The major source of field-wide sugarcane infestations are coming. Sugarcane aphid populations have been quite high in Mexico and, most recently, in the Lower Rio Grande Valley. Sorghum in Mexico is maturing and the crop is ahead of normal in the Valley. Numerous winged sugarcane aphids are being reported across the border and in the Valley. Once these aphids become wind-borne they will be moving northward the will be more scattered across fields rather than the border effect we are currently seeing on sorghum from the Lower Coastal Bend into the Winter Garden area.
It is important to remember that the aphid can build in populations to extremely large numbers in a very short period of time. Start scouting sorghum for sugarcane aphid now if you have yet done so.
Labeled Insecticide Rates: It is important to recognize labeled insecticide rates are not merely suggestions but the law and important for any implied warranty by the company manufacturing the product. Although rates lower than labeled may be effective, using lower rates may be against the law in some states (not so in Texas). There are several reasons this is not recommended, many of which deal with biological aspects around pesticide and target organism. The major consideration when an off-label application is made, such as using lower than labeled rate, is that it will nullify any implied warranty on the product. If the off-label application fails to work in a satisfactory manner, then the company may not warranty the product in cases of performances failure. Please check with your local chemical representative before making any off-label application to learn of possible consequences of such an application.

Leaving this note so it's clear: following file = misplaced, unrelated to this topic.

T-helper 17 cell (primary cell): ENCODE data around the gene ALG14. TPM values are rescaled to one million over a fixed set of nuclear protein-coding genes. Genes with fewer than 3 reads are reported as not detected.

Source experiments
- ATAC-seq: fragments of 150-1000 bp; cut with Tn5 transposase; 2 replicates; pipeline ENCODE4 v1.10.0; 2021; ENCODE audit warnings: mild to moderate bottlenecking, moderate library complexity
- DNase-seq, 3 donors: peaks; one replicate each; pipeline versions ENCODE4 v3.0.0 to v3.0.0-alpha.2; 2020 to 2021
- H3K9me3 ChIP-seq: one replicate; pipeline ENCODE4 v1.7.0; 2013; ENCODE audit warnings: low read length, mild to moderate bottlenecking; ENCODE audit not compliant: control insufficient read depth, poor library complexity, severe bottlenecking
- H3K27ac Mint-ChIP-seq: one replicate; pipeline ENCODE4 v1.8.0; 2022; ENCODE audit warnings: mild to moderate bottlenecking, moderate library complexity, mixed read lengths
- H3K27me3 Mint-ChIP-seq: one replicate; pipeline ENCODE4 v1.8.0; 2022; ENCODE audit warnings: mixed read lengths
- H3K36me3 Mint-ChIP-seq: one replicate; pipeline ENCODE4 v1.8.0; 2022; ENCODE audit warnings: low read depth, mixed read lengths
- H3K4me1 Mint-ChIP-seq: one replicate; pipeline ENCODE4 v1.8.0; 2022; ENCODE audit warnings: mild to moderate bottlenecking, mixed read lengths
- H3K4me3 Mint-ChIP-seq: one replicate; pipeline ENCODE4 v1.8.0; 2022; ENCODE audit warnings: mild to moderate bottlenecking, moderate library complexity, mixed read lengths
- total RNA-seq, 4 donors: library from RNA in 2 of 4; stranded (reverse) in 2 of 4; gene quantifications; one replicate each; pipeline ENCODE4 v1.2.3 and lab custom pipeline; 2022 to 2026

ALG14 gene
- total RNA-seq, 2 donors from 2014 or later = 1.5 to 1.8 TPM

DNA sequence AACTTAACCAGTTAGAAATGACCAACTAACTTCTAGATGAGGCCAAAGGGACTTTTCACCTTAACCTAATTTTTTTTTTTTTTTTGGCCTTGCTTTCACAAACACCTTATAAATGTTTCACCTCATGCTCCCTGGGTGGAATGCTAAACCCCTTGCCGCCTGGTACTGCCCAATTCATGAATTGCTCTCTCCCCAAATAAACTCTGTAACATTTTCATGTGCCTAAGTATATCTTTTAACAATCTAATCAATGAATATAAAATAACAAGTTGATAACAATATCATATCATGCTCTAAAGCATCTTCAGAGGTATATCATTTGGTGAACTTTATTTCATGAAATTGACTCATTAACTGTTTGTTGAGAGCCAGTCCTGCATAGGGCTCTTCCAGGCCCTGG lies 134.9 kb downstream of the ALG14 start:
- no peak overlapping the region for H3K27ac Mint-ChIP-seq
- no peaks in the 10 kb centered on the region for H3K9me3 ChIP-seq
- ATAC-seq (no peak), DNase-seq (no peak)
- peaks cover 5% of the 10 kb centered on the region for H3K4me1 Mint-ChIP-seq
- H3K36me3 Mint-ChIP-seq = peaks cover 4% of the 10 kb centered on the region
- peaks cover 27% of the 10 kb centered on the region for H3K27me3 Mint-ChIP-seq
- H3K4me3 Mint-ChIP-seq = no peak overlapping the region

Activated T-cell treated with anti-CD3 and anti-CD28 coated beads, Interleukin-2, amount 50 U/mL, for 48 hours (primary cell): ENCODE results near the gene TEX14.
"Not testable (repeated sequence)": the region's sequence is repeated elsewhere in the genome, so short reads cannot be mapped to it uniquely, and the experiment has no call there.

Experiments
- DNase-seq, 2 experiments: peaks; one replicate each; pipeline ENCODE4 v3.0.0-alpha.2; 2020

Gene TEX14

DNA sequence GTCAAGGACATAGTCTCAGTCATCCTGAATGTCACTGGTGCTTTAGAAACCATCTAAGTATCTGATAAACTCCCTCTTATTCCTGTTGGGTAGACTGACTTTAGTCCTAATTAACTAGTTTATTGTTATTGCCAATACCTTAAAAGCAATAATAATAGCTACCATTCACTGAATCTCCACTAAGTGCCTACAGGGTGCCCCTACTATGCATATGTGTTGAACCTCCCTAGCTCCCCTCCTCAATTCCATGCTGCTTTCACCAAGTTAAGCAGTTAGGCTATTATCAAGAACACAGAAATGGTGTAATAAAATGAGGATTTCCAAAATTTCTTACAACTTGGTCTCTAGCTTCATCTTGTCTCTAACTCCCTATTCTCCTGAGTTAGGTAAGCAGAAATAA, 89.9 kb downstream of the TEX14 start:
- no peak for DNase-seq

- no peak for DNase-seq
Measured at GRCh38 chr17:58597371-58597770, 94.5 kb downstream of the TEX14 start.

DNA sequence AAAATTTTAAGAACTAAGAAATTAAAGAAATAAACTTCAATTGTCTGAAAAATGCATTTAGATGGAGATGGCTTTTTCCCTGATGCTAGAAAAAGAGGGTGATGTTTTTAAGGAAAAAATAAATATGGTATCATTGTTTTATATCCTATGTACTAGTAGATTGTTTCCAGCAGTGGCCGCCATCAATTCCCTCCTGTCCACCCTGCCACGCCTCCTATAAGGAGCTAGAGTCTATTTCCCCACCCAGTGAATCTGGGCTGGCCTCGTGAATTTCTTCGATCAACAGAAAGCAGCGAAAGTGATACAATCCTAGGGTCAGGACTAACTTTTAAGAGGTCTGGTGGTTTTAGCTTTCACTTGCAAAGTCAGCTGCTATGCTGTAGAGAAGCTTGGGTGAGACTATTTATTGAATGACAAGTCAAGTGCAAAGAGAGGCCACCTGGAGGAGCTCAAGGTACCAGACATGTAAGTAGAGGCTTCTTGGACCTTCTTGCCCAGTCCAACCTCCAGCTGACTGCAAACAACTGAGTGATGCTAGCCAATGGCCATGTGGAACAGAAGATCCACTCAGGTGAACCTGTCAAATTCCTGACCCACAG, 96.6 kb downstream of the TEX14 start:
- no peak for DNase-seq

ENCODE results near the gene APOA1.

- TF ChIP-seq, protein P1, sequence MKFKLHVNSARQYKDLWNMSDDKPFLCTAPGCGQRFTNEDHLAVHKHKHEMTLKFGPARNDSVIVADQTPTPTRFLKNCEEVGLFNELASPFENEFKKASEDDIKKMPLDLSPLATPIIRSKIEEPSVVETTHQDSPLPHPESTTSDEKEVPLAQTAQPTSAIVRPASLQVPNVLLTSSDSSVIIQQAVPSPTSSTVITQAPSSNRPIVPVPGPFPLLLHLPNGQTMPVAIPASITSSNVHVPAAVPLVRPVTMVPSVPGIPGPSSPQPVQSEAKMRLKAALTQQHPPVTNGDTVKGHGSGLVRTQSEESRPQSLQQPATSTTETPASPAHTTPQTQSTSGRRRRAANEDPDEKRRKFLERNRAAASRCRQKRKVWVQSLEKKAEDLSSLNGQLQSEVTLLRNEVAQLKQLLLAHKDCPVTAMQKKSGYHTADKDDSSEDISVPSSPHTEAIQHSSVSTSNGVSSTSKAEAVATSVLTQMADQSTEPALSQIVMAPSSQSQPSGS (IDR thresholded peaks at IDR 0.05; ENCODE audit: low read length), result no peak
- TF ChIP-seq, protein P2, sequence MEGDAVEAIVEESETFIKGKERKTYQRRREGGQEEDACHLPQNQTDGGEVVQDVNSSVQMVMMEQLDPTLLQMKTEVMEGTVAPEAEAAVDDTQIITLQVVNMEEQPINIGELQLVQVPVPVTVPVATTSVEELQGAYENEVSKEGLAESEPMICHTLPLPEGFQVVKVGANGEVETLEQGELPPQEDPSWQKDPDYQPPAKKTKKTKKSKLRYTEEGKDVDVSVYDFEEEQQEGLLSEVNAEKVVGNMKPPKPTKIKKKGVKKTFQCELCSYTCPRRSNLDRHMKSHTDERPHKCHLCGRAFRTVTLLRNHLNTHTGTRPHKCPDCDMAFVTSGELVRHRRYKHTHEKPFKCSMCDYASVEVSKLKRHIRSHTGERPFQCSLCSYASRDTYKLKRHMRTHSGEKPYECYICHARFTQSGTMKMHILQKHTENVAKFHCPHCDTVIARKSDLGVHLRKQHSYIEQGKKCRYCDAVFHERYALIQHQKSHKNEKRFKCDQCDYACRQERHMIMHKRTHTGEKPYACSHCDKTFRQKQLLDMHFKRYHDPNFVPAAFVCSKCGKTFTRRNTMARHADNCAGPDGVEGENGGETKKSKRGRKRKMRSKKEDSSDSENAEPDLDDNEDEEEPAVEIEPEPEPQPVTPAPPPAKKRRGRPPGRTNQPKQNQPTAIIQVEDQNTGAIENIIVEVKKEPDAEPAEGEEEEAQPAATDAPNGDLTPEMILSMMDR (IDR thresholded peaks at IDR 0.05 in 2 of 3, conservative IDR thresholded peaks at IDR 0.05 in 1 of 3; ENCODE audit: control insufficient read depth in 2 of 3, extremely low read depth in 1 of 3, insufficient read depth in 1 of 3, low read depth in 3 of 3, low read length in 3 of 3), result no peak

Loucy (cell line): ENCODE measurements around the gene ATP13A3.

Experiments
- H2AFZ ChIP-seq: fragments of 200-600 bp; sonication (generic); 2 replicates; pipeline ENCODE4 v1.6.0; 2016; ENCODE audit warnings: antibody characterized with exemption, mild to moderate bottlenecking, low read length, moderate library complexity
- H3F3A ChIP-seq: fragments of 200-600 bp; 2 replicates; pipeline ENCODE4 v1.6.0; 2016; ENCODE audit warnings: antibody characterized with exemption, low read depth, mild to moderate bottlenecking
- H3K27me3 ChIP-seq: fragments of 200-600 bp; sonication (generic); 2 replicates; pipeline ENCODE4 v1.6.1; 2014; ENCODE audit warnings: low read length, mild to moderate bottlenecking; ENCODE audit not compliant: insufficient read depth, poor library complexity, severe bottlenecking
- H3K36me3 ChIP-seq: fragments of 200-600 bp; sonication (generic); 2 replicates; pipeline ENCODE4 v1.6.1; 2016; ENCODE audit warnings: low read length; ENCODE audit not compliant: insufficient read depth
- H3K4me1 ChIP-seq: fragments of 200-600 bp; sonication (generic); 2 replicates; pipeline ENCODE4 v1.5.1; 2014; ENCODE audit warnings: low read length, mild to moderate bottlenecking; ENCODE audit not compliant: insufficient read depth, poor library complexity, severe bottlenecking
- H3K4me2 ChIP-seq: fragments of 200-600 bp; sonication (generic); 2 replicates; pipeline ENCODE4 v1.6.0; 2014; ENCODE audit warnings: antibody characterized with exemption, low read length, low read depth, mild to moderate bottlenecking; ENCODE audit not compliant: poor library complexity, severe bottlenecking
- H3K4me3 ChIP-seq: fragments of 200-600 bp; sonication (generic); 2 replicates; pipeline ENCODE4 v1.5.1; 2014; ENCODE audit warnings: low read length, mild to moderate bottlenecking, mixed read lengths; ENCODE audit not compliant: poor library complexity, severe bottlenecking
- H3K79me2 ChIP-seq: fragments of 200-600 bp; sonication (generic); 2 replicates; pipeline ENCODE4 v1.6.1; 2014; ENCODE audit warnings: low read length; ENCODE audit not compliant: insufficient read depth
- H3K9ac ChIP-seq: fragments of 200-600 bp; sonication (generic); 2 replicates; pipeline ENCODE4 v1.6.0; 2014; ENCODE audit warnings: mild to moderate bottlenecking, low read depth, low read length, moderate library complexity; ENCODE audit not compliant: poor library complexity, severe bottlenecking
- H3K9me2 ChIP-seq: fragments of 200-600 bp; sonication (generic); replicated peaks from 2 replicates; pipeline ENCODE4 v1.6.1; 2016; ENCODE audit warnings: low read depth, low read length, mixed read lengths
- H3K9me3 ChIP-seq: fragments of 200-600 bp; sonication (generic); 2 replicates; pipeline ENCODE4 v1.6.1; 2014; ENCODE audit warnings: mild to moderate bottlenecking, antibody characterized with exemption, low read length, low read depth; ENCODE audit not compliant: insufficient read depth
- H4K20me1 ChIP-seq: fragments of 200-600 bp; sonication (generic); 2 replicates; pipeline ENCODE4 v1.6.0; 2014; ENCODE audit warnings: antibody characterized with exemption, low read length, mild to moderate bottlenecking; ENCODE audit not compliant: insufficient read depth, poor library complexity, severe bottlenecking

Transform: The EPA approved the use of Transform on sorghum for 2017. There are label changes for its use on sorghum from the 2016 Section 18. As a reminder here are the major restrictions for its use on sorghum against SCA:
- Preharvest Interval: Do not apply within 14 days of grain or straw harvest or within 7 days of grazing, or forage, fodder, or hay harvest.
- A restricted entry interval (REI) of 24 hours must be observed.
- Do not make more than two applications per acre per year.
- Minimum Treatment Interval: Do not make applications less than 14 days apart.
- Do not apply more than a total of 3.0 oz of Transform WG (0.09 lb ai of sulfoxaflor) per acre per year.
- Do not apply product ≤ 3 days pre-bloom until after seed set.
Please refer to the following link for the full section 18 label: https://www.texasagriculture.gov/Portals/0/Publications/PEST/Sect18/16TX02%20Transform%20WG%20Sec%2018%20Directions.pdf
- Residual activity of insecticide seed treatments is generally 30 up to 50 days after planting. Regardless of insecticide seed treatment and planting date, now is a good time to initiate early detection of sugarcane aphid in your sorghum. Pay close attention to field borders, more especially if volunteer sorghum remnant sorghum, or Johnsongrass borders these fields.
- Scout all sorghum! Many farmers will plant sugarcane aphid tolerant sorghum this year. It is important to remember that no sorghum hybrid is immune to sugarcane aphid. All fields should be treated as though they were susceptible to the aphid to avoid possible surprises.
Current environmental conditions are favorable for sugarcane aphid migration and optimal for its reproduction. But, early detection of sugarcane aphid in the Valley does not necessarily mean this will be an aphid year on sorghum. However, the best way to handle any crop pest is routine scouting, utilizing thresholds (average of 50 to 125 aphids per leaf for Texas with exception to the High Plains), spraying once thresholds are reached (highly suggested to do so within 3 days after the population reaches the threshold), and use enough carrier (minimum of 10/gallons per acre by ground or 5 gallons per acre by air) to penetrate the canopy and maximize coverage on lower leaves.
Robert Bowling, Ph.D.
Assistant Professor and Agrilife Extension Entomology Specialist
Texas A&M Agrilife Research and Extension Center at Corpus Christi
10345 Hwy 44
Corpus Christi, TX 78406
Work: (361) 265-9201